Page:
Defence Minister Ron Mark has just completed his first inspection of Taji Base near Baghdad where Kiwis and Australians are training Iraqi security forces, whom he has previously called "cowards."

Mark's visit will feed into the Government ongoing assessment as to whether to agree to an Australian request to renew the mission's mandate beyond November this year.

He was accompanied by Justice Minister Andrew Little and National MP Simon O'Connor, who chairs Parliament's foreign affairs and defence select committee and said he wanted to increase bibartishanship on defence and security issues.

"New Zealand is pleased to be doing our part in support Iraq in the fight against the global threat of Isis," Mark said from Dubai.

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"They are all doing us proud."

In Iraq he met Iraqi Prime Minister Haider as-Abadi, Defence Minister Erfan al-Hayali, and the Commander of the Combined Joint Task Forces Land Component, Major General Robert White.

He also visited Afghanistan at the weekend where 11 New Zealand Force personnel are deployed as mentors and support personnel to the Afghanistan National Army Officer Academy.

Mark, himself a former soldier, is about to head to a meeting of defence ministers in Rome focused on defeating ISIS and then a Nato defence ministers meeting in Brussels later in the week.

Public focus has turned to the mission in Iraq initially because of the request by Australian Foreign Minister Julie Bishop at the weekend for a further commitment from New Zealand to the mission.

But Human rights campaigner Harmeet Sooden is also reported on Stuff as saying that the previous Government had quietly changed the mission's training mandate to provide "advise and assist support to the Iraqi Army's North Baghdad Operations Command".

He also said the Government had quietly approved base from which it could assist Iraqi forces, Qayyarah West Airfield, 60 km south of Mosul, and which it did not publicise.

Prime Minister Jacinda Ardern told reporters at Parliament the training role had been expanded to a mentoring role within the training camps in which New Zealand had been authorised to operate.

She had also been advised that the base close to Mosul had been approved but it had not been announced for security reasons and it had, in fact, not been used by the New Zealanders.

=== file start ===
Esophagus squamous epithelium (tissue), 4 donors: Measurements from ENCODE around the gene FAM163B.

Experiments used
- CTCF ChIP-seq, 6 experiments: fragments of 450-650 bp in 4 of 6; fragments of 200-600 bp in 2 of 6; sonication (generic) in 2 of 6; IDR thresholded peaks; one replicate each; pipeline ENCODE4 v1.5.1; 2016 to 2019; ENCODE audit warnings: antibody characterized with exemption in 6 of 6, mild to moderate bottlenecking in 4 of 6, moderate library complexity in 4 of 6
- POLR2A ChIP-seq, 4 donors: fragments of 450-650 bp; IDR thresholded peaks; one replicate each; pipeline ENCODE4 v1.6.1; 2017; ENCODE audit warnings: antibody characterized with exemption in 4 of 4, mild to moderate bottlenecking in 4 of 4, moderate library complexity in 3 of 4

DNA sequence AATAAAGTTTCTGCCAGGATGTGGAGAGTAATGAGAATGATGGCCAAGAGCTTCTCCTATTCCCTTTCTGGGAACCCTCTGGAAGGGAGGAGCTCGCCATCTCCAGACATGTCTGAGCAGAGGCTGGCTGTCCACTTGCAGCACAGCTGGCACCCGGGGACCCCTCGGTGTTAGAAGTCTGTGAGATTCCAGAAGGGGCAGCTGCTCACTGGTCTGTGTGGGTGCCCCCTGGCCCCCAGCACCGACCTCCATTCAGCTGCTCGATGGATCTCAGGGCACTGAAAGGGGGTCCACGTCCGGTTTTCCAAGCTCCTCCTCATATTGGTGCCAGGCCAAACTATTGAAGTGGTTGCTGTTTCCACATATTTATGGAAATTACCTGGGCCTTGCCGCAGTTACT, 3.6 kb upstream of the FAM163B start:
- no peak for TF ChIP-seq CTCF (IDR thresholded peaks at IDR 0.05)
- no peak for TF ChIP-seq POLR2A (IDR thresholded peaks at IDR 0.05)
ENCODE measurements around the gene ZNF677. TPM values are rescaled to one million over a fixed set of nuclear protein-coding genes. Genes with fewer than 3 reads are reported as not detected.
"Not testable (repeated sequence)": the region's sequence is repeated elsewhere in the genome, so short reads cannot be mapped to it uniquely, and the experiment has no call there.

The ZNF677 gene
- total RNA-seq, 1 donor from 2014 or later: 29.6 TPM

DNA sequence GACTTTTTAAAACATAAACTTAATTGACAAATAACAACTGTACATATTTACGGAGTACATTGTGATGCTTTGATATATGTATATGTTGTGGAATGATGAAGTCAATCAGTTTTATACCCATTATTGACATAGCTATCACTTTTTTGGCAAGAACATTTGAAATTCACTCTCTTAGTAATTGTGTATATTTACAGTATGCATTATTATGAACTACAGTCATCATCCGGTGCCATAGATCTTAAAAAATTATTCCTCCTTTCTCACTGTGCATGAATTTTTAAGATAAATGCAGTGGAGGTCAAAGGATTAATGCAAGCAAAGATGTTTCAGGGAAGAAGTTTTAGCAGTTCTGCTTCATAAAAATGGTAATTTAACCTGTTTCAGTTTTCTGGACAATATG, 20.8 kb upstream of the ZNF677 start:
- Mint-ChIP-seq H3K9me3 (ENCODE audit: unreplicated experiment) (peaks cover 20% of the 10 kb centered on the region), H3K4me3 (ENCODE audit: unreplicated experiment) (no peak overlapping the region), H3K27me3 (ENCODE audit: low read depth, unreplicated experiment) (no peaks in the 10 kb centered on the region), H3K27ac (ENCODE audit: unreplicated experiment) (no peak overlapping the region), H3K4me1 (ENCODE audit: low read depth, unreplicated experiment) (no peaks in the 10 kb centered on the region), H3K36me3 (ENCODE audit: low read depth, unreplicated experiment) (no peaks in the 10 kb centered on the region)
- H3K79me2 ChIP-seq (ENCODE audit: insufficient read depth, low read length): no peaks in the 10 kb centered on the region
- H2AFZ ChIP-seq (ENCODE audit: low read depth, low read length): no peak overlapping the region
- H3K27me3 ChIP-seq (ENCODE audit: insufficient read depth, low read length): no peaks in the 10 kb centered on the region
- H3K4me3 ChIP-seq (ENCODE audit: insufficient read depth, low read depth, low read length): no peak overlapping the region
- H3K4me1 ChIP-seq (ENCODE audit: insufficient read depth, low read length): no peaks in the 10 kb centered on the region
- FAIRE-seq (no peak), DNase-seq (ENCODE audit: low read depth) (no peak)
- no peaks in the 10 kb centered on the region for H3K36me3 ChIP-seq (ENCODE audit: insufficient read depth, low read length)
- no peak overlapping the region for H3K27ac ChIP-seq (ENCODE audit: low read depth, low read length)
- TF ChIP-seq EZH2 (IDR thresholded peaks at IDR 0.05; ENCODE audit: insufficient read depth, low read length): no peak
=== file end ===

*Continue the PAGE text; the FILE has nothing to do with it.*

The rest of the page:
"I am quick to say that I haven't necessarily received the full information that the last Government received when they made their decisions, which were ultimately their decisions," Ardern said.

She also confirmed the claim by Sooden that New Zealand soldiers have been collecting biometric information of Iraqi trainees. She had been advised it was standard practice for all coalition forces as a security measure for those doing the training.

Ardern said that in terms of extending the mandate it was important to make the decision in the context including elections in Iraq (in May) that could change the environment.

"I want to make sure that we make the decision at the time with all of the information around the current role we are playing, what's required but ultimately a decision in the best interests of New Zealand."

Labour, New Zealand First and Greens all opposed the deployment of about 110 (and 300 Australian personnel) New Zealand Defence Force personnel which began in May 2015.

Ron Mark was questioning former Prime Minister John Key when he said the Iraqi forces had appeared to lack the will to fight and had given up Ramadi despite outnumbering Isis. "Does he not realise you can't train cowards to fight?"

The Anzac mission has trained 30,000 Iraqi forces, many of whom have gone on to recapture areas of Iraq held by Isis, including Mosul.

Meanwhile, Ardern said that Labour's promise to hold an inquiry into the allegations in the book Hit and Run by Nicky Hager and Jon Stephenson was in the hands of Attorney General David Parker.

The book alleged that New Zealand troops were involved in war crimes during a raid in a remote part of Afghanistan in 2010.